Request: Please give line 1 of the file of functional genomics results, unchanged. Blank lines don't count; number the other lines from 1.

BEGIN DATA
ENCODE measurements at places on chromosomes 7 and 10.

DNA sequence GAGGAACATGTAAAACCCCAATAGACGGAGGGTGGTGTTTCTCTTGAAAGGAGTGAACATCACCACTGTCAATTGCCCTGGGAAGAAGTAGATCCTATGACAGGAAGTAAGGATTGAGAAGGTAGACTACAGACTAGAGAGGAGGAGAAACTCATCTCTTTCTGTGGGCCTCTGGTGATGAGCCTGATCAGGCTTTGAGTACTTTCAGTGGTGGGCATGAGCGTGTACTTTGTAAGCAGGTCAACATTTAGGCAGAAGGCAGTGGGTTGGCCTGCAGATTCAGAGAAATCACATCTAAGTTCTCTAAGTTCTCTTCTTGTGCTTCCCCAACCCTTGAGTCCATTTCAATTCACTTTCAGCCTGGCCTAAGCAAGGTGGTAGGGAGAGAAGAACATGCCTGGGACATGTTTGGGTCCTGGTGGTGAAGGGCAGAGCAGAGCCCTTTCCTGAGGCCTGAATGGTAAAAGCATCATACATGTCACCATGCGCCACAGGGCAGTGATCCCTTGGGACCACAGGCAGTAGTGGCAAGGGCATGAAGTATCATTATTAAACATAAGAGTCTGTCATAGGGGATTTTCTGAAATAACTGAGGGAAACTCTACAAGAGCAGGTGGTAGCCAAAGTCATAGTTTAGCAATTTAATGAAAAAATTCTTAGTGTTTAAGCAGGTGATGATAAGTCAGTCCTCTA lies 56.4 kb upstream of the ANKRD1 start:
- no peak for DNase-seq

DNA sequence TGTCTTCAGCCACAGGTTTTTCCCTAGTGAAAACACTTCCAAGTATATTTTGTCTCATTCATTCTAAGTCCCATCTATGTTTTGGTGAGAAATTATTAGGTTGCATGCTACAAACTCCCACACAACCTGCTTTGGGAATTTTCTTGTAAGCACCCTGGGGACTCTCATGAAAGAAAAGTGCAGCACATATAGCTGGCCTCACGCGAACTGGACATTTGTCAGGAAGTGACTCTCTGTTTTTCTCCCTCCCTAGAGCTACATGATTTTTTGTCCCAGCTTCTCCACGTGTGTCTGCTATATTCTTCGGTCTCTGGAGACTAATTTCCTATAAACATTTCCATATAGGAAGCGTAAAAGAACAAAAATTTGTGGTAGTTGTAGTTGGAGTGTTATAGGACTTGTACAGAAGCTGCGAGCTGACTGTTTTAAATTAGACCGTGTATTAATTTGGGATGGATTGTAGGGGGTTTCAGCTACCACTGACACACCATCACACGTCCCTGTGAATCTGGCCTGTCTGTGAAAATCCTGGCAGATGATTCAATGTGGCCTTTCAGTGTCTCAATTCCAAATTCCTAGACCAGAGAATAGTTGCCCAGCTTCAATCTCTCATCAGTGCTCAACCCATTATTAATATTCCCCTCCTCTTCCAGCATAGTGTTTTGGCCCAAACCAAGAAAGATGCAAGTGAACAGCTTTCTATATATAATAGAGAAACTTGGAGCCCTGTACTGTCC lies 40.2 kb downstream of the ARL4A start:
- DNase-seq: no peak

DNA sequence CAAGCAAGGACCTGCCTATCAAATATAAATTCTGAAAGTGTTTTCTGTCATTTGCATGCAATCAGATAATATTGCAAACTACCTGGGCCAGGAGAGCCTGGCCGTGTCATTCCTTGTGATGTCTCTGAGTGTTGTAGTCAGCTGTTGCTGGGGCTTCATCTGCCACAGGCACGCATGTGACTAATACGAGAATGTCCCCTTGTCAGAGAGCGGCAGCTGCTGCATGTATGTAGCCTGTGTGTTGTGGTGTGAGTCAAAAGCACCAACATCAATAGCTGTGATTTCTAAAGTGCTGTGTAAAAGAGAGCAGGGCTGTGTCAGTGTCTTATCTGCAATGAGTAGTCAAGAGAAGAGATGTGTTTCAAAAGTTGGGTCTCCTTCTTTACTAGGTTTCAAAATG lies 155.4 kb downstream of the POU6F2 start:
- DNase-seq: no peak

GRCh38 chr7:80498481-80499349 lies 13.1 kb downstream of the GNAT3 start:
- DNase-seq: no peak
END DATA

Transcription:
ENCODE measurements at places on chromosomes 7 and 10.